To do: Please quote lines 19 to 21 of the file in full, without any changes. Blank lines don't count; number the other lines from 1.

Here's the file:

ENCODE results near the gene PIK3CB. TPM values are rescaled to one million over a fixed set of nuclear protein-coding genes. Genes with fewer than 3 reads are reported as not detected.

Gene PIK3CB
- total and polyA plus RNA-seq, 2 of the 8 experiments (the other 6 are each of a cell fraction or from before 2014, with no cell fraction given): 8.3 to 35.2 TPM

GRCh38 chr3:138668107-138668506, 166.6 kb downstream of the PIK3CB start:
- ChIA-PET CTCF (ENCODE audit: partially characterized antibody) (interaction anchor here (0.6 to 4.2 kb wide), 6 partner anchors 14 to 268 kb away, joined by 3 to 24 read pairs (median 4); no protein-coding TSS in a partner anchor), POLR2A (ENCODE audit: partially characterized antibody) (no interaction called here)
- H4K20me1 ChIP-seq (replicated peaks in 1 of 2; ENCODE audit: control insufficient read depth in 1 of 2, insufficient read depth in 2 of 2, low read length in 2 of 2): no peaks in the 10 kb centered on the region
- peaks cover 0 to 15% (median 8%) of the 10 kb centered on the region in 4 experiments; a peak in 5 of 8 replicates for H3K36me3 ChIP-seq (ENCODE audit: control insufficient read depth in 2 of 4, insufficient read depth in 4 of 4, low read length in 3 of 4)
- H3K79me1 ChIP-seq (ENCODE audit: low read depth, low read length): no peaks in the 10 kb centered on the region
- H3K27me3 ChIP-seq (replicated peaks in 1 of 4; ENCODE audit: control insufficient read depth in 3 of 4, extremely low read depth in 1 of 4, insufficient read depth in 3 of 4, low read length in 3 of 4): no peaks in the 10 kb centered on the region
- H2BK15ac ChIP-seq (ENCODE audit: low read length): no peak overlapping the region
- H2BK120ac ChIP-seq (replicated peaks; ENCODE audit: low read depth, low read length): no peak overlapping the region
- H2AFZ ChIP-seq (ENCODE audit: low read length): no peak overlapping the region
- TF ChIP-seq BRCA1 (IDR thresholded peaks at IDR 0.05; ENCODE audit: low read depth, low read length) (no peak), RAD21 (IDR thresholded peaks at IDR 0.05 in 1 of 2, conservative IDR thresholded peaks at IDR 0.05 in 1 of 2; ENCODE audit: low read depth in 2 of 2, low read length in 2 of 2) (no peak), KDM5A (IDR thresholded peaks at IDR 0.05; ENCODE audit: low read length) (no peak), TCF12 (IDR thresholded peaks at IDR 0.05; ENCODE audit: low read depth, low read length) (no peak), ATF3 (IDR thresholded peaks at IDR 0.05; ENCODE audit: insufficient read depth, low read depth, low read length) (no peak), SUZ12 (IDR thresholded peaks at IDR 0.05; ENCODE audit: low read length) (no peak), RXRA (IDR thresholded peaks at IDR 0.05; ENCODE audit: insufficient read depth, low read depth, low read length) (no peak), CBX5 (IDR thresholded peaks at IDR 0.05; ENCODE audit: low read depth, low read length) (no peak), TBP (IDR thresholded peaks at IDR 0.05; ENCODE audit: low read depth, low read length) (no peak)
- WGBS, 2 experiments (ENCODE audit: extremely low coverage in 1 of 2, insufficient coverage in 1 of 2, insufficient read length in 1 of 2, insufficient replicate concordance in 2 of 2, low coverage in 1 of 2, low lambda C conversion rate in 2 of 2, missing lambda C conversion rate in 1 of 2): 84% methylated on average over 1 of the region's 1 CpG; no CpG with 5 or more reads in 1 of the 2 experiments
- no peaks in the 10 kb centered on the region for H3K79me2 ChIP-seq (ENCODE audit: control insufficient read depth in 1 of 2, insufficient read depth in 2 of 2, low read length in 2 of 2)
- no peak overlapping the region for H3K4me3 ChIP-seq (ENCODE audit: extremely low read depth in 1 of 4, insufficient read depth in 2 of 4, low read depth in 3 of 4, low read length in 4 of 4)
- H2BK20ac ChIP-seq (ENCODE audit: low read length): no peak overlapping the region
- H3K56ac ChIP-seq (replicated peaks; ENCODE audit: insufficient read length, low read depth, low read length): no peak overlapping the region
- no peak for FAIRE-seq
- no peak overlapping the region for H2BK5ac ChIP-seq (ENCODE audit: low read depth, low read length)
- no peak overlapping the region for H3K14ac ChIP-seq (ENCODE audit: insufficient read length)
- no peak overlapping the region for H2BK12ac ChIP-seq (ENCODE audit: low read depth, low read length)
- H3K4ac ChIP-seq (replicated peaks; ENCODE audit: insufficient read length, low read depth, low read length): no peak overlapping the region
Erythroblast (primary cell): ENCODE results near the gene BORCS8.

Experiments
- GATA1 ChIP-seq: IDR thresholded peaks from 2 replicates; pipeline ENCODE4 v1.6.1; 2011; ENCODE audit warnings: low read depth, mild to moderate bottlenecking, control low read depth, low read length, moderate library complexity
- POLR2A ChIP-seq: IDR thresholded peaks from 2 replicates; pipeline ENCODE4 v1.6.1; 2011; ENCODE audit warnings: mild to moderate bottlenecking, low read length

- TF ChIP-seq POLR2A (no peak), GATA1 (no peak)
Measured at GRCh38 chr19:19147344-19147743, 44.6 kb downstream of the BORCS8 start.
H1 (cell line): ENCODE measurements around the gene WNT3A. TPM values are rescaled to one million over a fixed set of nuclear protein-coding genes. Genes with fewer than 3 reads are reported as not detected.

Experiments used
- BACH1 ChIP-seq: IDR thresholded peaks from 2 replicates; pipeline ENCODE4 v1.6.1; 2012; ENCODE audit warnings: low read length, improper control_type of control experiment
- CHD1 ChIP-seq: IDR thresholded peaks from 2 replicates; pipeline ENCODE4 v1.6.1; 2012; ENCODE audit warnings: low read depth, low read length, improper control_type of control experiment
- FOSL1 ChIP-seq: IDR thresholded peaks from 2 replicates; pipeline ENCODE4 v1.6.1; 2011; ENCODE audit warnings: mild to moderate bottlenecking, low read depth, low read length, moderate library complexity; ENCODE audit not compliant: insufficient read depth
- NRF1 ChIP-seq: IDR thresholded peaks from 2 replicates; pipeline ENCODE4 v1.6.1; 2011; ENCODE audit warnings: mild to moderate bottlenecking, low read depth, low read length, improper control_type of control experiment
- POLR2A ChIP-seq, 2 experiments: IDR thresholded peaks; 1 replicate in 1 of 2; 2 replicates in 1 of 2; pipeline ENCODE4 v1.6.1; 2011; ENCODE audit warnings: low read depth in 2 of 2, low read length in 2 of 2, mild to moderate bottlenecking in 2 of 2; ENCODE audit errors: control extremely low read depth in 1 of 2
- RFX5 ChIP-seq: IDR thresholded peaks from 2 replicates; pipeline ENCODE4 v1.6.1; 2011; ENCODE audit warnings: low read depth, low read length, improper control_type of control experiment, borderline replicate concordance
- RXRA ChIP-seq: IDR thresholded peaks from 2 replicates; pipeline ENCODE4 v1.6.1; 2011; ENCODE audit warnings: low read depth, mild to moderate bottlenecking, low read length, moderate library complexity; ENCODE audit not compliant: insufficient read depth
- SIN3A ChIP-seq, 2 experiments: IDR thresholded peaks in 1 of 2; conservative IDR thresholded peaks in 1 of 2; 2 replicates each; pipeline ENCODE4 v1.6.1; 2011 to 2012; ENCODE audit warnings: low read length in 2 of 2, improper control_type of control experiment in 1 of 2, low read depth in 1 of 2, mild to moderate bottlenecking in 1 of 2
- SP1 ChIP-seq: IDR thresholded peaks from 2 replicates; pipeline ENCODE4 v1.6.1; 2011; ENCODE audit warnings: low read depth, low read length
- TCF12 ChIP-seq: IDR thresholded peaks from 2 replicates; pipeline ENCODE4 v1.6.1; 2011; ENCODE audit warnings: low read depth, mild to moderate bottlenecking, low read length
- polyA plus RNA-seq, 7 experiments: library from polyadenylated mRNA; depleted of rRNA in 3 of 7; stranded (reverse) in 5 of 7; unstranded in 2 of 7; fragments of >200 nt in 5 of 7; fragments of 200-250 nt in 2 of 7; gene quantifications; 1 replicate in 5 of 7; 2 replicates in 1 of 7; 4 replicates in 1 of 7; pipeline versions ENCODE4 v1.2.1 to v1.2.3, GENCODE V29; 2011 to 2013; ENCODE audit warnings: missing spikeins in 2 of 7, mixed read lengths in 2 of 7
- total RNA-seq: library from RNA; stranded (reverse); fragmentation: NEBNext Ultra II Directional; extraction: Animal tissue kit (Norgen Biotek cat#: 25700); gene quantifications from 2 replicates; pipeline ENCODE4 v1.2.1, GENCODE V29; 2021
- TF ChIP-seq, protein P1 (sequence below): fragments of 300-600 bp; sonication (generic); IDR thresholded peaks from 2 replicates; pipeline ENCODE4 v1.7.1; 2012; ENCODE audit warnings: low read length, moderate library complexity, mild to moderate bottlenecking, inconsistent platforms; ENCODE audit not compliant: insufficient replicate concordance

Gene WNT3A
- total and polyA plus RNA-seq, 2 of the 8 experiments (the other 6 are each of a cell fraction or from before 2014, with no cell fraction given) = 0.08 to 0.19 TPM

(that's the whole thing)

- no peak for FAIRE-seq
- no peak overlapping the region for H2BK5ac ChIP-seq (ENCODE audit: low read depth, low read length)
- no peak overlapping the region for H3K14ac ChIP-seq (ENCODE audit: insufficient read length)